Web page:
There was an engaged discussion recently when I read something that someone wrote and I thought; “well that just does not seem correct?” My first thought was to engage the discussion but I knew we would be off to the races on a discussion who was right and who was wrong.
That discussion would have been nothing but a waste of time.
And to be truthful, when I considered the source; I doubted my own convictions. My column today is not about being right or wrong in an online discussion, or at a support group, or even in a phone call; it is what to do when you are looking for answers.
Many, and dare I say most, agreed with what this person wrote and I wanted to find out for myself. I started asking some people who I know and respect who, for the most part, agreed that the discussion should have been more open-ended and not so definitive that IT IS THE WAY IT SHOULD BE.
Being in the wonderful position I am in life, I contacted quite a few doctors who stated there are too many mitigating aspects to the situation that should be left to the individual to decide which way it should be. It is surely not a definitive.
The moral of this story is that no one person should be taken at what they say to be an absolute truth. Heck, it took four guys to get the gospel right and they didn’t even agree on details. Truth is, at the end of the day, I did not want to get into a discussion about it but I needed to know for me. As I stated, being right or wrong is only important to me as it relates to the management ideas I try to instill in my two kids with T1.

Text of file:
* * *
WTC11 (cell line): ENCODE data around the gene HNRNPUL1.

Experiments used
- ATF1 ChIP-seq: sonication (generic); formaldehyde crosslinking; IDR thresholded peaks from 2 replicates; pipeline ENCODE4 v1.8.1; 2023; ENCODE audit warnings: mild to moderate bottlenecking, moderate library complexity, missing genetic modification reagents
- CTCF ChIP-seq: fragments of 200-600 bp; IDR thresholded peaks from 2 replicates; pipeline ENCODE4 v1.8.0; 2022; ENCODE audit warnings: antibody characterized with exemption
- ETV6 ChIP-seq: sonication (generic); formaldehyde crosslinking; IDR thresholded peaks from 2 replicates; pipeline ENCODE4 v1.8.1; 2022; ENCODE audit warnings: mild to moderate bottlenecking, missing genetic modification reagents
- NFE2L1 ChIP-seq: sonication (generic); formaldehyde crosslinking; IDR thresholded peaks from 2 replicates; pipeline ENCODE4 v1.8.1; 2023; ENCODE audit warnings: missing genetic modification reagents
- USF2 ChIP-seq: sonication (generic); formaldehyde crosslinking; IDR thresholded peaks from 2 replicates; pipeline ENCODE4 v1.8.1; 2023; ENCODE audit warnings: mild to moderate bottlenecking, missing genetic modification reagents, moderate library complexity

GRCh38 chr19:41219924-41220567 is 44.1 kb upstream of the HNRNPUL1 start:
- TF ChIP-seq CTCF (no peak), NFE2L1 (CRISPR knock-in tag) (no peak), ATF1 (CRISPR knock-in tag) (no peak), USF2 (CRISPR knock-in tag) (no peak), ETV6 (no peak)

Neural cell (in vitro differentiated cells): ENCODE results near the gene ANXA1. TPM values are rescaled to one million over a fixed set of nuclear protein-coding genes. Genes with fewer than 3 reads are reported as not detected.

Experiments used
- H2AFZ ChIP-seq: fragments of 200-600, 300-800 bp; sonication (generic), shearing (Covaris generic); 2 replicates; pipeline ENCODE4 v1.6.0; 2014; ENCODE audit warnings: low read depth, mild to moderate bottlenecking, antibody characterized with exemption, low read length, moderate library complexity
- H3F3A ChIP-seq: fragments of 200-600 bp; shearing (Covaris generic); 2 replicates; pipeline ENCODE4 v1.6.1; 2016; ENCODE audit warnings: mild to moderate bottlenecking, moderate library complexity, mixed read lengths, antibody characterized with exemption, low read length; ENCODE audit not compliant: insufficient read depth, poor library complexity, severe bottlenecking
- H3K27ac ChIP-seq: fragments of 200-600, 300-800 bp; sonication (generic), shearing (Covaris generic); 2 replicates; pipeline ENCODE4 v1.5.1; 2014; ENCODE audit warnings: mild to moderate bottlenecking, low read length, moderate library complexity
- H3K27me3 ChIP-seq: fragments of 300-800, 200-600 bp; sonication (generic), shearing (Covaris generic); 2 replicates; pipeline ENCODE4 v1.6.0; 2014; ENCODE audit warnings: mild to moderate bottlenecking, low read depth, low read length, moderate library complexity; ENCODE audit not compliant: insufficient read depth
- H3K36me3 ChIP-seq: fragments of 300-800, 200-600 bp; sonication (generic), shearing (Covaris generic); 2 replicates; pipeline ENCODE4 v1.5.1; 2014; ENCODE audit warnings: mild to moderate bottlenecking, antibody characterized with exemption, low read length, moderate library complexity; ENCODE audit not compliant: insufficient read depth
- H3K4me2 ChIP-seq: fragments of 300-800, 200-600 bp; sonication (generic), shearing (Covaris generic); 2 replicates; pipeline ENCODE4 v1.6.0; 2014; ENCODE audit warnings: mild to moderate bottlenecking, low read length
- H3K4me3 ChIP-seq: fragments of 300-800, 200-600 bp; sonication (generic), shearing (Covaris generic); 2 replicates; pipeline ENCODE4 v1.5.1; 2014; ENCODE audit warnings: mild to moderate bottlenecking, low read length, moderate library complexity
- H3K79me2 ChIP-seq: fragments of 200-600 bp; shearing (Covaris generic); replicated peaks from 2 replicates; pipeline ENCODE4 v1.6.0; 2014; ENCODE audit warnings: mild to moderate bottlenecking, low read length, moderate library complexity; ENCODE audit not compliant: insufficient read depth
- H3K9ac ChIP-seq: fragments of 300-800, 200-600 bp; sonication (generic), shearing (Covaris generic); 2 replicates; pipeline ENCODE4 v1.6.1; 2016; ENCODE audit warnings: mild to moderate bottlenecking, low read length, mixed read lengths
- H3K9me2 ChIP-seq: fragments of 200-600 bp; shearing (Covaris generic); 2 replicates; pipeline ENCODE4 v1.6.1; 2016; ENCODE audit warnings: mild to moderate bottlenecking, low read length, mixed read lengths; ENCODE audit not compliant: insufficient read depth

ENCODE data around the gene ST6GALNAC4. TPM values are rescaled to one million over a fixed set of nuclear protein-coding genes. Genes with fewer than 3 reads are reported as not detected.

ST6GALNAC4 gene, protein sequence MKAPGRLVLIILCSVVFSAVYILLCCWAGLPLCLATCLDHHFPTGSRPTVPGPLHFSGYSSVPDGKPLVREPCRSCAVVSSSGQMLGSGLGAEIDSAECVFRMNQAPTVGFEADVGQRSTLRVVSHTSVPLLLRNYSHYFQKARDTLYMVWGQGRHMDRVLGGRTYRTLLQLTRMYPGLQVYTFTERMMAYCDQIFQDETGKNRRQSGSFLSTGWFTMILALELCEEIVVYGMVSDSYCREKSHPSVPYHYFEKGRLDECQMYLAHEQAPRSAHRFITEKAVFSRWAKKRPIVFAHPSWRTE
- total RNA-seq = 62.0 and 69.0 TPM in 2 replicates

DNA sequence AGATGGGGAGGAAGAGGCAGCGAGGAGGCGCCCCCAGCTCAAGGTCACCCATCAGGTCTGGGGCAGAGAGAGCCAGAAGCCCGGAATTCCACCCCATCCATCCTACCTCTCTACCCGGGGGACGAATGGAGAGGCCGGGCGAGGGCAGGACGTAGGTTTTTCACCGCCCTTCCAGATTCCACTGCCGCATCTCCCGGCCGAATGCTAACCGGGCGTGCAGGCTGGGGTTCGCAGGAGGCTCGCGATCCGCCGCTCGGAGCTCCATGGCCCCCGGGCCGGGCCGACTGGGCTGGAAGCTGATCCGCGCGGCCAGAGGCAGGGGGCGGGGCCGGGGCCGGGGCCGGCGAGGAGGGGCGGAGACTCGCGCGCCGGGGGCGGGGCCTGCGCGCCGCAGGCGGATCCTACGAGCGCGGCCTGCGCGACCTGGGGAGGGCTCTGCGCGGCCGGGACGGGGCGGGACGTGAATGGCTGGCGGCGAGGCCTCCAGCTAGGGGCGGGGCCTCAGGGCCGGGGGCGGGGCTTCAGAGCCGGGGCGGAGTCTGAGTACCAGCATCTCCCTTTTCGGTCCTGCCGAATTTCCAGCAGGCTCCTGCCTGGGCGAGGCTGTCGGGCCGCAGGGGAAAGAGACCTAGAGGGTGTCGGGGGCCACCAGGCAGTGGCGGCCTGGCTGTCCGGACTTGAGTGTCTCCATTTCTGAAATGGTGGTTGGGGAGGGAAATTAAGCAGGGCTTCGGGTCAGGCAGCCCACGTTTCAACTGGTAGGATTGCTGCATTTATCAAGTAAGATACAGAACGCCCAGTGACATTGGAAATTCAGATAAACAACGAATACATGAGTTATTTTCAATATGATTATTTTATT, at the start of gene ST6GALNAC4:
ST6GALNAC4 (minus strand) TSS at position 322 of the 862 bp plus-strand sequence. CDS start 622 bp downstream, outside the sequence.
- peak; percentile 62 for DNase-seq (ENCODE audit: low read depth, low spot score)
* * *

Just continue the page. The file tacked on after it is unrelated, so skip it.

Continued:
My point is that no matter what you read, and even if 47 other people say it is the truth, if it does not seem right to you; do your homework and find out. Be careful NOT TO LOOK just for an answer that you want to hear, but rather, obtain enough information, lay it down in front of you, and make the decision that you know is best for your child and the day-to-day management of diabetes, or supporting an entity that you feel is correct.
Never stop asking questions; ever! The first step in formulating an answer is to ask the question………..how many questions? As many as it takes for you to believe that the sources are reliable and educated enough to render an opinion worthy of your consideration.
Horns can be very loud to get individuals out-of-the-way, but it is a quiet map of a chartered and planned-out course that gets you to the destination. Think about it.
And act accordingly……….but only if you agree that is the way to go.
I am a diabetes dad.
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